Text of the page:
Peripheral factors also come into play. Unlike the bygone era in which someone like Naushad would be particular about grammar and pronunciation, contemporary composers aren’t so punctilious. Nor are the lyricists. There are times when even the vocabulary gets distorted. ‘Tu hi yaar mera’ from last year’s Pati Patni aur Woh uses a non-existent word called jazbaaton (jazbaat is the plural of jazba – it can’t be pluralised further). And, in addition to jazbaaton, both ‘Labon ko’ (Bhool Bhulaiyaa) and ‘Bakhuda tumhi ho’ (Kismat Konnection) contain another howler – lamhaaton. Then there’s ‘Tu mere alfaazon ki tarah’ from Rocky Handsome (2016) that commits a similar gaffe with alfaazon and, curiously, turns common words like guzre and gunguna into GHuzre and GHunGHuna.

The filmmakers ought to shoulder some responsibility too. Speaking to Frontline in 2013, Gulzar said the new filmmakers “do not know much Hindi, and they know no Urdu. They usually speak in English, write in English […] Personally speaking, I make sure that any word I have written for a song is pronounced just the right way. I attend the recordings of all my songs.”

There’s no dearth of new songs where everyday Urdu words are mispronounced. Most of it happens with three letters of the Urdu alphabet that require the epiglottis’ use – qaaf, KHay and GHain. To pick just one of these – the qaaf – would give us umpteen commonly used words that are often pronounced incorrectly in film songs: Qasam, Haqeeqat, Qaatil, Iqraar, Qadam, Qissa, Taqdeer, Qaraar/Beqaraar, Mulaqaat, Qareeb, and the ubiquitous Ishq/Aashiq/Aashiqi. It’s almost become a norm to hear the ‘q’ sound as ‘k’.

Giving examples for all the three letters in question would need much space. So, let’s stick to the qaaf here.

‘Phir le aaya dil’ from Barfi (2012) is one of the better songs of contemporary times. The composition, singing, lyrics – it ticks all the right boxes, except one. Two out of the three versions of the song are marred by patchy pronunciation of the qaaf sound. So qubool becomes kubool, qismat becomes kismat, and baaqi – which recurs frequently – becomes baaki. Another occurrence of baaki in a popular song can be found in ‘Ab to aadat si hai’ in Kalyug (2005).

Also read: As We Celebrate Urdu, Let’s Not Ignore the Signs of Its Decline in India

The less said about remixes, the better. The pronunciation errors are inexplicable. The singers have a clear reference in the form of the original song and yet many manage to bungle it. A popular reworking of Kishore Kumar’s evergreen classic ‘Mere mehboob qayamat hogi’ (Mr. X in Bombay) has notched up over 87 million views on YouTube at the time of writing. Upon hearing it, Anand Bakshi’s lyrics ring true in an unintended way – to repeatedly hear kayamat is a qayamat alright.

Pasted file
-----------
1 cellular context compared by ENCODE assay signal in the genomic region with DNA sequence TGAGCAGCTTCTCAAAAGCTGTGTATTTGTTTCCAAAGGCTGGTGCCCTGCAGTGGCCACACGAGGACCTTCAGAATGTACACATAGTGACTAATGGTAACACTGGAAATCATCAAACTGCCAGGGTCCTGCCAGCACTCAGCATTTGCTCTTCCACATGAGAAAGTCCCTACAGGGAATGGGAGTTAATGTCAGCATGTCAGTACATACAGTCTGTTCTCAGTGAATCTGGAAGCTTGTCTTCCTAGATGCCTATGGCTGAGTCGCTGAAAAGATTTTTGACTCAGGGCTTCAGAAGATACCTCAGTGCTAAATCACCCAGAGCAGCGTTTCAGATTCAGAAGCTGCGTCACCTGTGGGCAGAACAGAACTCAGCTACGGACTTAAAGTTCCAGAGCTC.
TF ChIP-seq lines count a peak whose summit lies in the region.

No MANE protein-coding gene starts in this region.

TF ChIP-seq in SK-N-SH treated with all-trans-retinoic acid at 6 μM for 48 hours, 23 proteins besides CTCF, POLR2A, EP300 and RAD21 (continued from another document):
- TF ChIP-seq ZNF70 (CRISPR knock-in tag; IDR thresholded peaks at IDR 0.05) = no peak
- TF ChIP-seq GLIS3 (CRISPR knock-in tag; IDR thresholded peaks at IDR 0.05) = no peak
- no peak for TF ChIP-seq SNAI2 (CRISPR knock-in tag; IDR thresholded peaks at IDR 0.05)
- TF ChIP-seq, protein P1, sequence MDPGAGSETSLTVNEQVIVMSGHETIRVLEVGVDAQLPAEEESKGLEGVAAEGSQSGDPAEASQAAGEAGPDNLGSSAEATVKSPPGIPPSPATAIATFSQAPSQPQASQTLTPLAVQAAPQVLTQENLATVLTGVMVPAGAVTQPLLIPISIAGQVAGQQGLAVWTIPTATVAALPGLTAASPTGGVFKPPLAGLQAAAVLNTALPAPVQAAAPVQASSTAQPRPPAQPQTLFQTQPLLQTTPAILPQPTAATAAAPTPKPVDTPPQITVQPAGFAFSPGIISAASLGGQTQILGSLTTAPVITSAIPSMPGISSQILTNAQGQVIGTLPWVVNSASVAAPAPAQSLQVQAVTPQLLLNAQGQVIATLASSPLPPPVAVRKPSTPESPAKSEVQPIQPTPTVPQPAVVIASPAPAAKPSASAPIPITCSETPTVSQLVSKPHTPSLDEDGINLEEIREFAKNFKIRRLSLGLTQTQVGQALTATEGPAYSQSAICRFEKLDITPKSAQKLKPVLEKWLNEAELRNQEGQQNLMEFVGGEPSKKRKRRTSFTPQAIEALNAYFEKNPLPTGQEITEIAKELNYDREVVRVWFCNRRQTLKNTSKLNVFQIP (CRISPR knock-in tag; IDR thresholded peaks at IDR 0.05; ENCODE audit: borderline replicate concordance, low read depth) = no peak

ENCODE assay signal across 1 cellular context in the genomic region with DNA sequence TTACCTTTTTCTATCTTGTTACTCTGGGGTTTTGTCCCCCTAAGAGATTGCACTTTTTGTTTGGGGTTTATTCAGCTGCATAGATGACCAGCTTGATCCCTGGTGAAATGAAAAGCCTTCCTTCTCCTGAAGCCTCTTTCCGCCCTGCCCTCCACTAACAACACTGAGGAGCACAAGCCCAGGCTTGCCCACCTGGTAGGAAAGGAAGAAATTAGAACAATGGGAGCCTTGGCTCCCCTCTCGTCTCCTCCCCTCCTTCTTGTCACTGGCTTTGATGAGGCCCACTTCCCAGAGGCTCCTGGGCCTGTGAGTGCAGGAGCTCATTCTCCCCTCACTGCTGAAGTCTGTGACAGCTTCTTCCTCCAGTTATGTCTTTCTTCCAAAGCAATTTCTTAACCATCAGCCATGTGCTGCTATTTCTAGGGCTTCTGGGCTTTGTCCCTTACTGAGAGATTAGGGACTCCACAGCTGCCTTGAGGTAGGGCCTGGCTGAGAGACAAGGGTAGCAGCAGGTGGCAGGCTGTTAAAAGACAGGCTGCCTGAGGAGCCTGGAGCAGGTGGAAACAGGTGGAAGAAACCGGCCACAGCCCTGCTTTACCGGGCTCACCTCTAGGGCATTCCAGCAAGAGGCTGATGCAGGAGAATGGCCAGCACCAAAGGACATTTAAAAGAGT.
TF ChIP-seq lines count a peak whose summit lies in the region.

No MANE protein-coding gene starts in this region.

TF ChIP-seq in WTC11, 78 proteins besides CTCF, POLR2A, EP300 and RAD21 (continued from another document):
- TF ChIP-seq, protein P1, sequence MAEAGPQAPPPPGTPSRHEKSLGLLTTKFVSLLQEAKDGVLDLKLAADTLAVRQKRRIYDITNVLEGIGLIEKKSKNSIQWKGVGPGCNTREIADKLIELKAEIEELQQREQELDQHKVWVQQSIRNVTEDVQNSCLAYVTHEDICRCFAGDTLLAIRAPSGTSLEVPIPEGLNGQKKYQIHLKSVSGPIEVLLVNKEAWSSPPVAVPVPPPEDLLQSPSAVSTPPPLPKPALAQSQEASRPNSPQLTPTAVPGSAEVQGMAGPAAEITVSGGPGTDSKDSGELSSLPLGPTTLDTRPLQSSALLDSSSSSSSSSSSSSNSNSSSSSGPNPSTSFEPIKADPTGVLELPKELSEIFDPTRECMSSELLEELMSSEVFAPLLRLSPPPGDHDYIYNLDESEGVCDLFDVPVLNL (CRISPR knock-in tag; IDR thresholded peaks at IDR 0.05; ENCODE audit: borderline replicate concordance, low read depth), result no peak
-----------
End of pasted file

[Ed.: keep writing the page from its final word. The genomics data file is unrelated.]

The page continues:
There’s a catch in it as well. Sometimes a singer does the reverse and introduces a guttural sound in a word where it isn’t required. For instance, kaenaat is turned into qaenaat in ‘Main agar kahoon’ from Om Shanti Om (2007). To be fair to the singer, Sonu Nigam, this is a stray mistake on his part.

The problem is manifested in other ways too. Film titles routinely come up with inaccurate spellings, thereby reinforcing the prevalent fallacies. The older films are equally culpable in this respect. Karz, Kanoon, Yakeen, Kasoor, Kudrat, Ilaaka, Kurbaan, Keemat, Bewakoofiyan, Kaabil – the list can go on. Prolonged misuse can be damaging – words like qismat and qasam are nearly always written with a ‘k’ now.

At the crux is the fact that a vast majority of today’s audience is unfamiliar with the precise delivery of Urdu words and hence the mistakes mostly go unchecked. This again is because of the removal of Urdu from mainstream education, leading to a progressive decrease in people’s awareness. Given this, the pronunciation of unknown terms is generally shaped by way of what one gets to hear (and read). Cinema, with its tremendous reach and impact, plays a considerable role in influencing this understanding.

Aesthetics aside, erroneous talaffuz is fraught with other perils. Someone should inform the budding singers who sing ‘Mere rashk-e-qamar’ as ‘Mere rashk-e-kamar’ in competitions on television shows that they end up transforming ‘envy of the moon’ into ‘envy of the waist’.

Nuktacheen hai gham-e-dil, but for a good reason – the nuqta is important.

Yasir Abbasi is an independent cinematographer and a keen follower of the history of Hindi cinema. He is the author of the book Yeh Un Dinoñ Ki Baat Hai: Urdu Memoirs of Cinema Legends (Bloomsbury, 2018).